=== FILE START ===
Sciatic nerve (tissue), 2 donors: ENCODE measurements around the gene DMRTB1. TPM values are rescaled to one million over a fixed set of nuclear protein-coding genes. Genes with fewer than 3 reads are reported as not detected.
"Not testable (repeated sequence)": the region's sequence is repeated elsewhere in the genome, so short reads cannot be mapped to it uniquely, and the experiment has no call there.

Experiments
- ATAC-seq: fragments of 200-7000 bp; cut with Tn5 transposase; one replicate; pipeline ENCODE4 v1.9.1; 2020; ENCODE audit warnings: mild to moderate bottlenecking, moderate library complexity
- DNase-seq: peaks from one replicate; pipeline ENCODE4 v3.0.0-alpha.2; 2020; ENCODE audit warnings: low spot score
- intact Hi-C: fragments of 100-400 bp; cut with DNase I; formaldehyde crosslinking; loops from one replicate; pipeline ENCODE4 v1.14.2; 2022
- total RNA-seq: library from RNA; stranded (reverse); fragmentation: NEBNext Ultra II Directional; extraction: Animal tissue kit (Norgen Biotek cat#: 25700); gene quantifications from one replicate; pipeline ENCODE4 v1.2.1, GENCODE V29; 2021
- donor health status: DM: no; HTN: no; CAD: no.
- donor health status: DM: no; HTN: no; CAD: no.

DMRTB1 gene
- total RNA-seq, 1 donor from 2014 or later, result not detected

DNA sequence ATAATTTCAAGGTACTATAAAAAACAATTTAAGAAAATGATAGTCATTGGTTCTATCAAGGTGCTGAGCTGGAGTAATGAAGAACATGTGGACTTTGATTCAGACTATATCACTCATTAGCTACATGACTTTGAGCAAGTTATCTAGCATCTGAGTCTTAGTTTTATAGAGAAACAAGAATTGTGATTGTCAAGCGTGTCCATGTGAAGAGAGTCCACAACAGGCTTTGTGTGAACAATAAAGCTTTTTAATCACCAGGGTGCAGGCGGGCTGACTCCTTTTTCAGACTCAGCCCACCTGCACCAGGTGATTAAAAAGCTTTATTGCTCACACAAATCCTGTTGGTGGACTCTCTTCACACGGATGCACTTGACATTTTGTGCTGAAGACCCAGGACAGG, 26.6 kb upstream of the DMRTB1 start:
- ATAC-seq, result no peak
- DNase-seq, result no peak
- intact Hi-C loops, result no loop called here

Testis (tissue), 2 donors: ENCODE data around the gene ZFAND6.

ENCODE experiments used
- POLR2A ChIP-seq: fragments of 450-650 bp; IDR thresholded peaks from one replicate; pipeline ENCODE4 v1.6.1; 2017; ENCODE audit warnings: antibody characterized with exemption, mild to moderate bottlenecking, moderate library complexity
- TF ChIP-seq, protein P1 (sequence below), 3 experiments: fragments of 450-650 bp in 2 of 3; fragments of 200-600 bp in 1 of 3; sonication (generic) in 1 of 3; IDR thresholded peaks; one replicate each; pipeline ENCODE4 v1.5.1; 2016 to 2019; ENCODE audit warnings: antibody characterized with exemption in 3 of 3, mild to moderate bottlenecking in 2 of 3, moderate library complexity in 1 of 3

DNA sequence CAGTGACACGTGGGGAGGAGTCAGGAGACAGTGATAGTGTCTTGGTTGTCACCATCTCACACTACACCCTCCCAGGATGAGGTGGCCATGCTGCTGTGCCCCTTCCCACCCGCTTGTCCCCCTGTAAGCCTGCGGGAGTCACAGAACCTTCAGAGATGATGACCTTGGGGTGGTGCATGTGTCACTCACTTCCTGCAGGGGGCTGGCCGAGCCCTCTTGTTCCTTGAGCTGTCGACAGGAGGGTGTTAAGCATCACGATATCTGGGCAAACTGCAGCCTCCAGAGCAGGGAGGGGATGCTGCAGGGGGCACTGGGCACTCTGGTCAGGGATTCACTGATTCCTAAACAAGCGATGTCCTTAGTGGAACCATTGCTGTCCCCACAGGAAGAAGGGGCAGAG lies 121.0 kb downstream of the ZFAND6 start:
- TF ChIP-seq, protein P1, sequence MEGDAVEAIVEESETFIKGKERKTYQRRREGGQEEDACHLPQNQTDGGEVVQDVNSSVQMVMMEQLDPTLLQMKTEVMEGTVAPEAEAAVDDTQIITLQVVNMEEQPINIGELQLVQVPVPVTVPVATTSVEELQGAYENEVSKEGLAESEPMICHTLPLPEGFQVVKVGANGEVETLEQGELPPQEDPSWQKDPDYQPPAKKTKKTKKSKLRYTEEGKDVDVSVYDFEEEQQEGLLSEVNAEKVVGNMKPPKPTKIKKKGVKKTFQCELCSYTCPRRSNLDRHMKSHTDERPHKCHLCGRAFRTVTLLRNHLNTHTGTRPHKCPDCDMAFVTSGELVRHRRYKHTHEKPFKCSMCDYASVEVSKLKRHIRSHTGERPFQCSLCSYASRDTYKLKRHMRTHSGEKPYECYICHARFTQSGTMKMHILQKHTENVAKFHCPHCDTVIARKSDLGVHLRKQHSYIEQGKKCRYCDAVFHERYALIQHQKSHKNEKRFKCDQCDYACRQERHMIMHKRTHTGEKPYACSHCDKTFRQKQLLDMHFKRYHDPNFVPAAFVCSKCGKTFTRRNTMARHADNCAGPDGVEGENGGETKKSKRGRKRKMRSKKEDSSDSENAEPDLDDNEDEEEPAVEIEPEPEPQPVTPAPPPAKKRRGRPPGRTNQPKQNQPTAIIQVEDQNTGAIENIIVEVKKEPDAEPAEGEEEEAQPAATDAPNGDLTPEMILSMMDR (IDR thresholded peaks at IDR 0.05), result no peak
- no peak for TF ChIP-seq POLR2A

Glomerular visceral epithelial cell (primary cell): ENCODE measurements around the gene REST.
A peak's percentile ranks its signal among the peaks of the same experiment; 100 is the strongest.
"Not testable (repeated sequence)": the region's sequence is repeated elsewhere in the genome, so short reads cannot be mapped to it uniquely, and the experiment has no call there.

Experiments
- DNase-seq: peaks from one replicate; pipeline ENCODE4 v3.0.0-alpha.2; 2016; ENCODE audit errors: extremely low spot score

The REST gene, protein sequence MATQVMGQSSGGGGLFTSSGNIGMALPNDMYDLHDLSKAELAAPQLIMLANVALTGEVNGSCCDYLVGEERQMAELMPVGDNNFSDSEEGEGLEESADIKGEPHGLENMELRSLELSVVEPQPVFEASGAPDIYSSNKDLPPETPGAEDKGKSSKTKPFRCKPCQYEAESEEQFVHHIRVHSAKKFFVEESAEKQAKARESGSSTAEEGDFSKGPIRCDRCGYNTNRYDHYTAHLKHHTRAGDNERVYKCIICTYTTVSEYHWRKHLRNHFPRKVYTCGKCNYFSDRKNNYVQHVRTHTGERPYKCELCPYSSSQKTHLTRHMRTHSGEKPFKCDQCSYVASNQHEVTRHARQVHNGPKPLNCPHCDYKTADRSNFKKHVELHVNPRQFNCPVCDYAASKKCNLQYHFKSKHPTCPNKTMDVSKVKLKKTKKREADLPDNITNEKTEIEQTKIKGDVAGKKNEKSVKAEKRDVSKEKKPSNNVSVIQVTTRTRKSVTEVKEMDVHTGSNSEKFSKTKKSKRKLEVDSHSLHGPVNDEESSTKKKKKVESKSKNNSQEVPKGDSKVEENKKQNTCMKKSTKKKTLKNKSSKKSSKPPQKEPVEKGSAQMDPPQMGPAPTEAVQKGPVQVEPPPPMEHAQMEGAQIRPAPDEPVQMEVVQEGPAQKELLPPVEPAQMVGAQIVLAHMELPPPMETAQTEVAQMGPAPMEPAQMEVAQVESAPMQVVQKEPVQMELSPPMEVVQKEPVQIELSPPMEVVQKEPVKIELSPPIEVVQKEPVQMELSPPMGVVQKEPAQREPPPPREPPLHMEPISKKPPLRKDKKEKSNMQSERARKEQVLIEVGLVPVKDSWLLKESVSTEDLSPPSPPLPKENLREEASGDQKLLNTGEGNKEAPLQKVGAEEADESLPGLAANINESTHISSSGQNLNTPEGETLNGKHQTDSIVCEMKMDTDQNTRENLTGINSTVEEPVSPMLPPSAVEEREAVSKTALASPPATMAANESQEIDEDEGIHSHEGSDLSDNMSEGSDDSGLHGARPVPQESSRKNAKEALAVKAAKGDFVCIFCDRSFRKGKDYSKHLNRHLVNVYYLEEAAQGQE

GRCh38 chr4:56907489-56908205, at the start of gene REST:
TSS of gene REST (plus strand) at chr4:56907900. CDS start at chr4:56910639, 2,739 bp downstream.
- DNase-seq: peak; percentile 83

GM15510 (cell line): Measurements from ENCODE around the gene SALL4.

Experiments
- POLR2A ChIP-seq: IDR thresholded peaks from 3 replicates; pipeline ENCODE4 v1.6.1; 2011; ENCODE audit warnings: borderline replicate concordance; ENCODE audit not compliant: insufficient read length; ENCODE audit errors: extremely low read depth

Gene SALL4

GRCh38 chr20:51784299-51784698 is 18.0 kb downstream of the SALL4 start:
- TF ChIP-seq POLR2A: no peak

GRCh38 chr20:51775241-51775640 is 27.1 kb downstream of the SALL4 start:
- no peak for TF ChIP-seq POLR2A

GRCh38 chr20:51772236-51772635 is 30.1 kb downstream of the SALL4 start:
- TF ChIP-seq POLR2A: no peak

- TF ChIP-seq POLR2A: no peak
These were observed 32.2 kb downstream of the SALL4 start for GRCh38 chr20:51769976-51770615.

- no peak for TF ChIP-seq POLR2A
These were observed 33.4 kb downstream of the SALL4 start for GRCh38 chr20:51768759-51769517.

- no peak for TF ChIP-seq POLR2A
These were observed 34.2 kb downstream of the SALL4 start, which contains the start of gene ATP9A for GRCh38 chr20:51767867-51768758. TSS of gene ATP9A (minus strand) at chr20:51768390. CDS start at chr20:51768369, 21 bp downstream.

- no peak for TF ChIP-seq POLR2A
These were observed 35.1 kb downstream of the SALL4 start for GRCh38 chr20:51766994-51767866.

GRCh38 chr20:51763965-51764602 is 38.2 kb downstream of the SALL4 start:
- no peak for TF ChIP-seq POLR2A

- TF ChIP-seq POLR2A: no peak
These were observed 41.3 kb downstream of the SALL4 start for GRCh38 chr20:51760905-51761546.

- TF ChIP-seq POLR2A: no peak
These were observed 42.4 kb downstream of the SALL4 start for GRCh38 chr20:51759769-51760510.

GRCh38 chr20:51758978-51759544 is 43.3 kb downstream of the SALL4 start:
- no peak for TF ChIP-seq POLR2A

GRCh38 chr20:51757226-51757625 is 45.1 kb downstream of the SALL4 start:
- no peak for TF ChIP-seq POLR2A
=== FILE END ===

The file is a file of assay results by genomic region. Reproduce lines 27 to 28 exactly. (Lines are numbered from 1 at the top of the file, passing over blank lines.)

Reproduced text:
- DNase-seq: peaks from one replicate; pipeline ENCODE4 v3.0.0-alpha.2; 2016; ENCODE audit errors: extremely low spot score

The REST gene, protein sequence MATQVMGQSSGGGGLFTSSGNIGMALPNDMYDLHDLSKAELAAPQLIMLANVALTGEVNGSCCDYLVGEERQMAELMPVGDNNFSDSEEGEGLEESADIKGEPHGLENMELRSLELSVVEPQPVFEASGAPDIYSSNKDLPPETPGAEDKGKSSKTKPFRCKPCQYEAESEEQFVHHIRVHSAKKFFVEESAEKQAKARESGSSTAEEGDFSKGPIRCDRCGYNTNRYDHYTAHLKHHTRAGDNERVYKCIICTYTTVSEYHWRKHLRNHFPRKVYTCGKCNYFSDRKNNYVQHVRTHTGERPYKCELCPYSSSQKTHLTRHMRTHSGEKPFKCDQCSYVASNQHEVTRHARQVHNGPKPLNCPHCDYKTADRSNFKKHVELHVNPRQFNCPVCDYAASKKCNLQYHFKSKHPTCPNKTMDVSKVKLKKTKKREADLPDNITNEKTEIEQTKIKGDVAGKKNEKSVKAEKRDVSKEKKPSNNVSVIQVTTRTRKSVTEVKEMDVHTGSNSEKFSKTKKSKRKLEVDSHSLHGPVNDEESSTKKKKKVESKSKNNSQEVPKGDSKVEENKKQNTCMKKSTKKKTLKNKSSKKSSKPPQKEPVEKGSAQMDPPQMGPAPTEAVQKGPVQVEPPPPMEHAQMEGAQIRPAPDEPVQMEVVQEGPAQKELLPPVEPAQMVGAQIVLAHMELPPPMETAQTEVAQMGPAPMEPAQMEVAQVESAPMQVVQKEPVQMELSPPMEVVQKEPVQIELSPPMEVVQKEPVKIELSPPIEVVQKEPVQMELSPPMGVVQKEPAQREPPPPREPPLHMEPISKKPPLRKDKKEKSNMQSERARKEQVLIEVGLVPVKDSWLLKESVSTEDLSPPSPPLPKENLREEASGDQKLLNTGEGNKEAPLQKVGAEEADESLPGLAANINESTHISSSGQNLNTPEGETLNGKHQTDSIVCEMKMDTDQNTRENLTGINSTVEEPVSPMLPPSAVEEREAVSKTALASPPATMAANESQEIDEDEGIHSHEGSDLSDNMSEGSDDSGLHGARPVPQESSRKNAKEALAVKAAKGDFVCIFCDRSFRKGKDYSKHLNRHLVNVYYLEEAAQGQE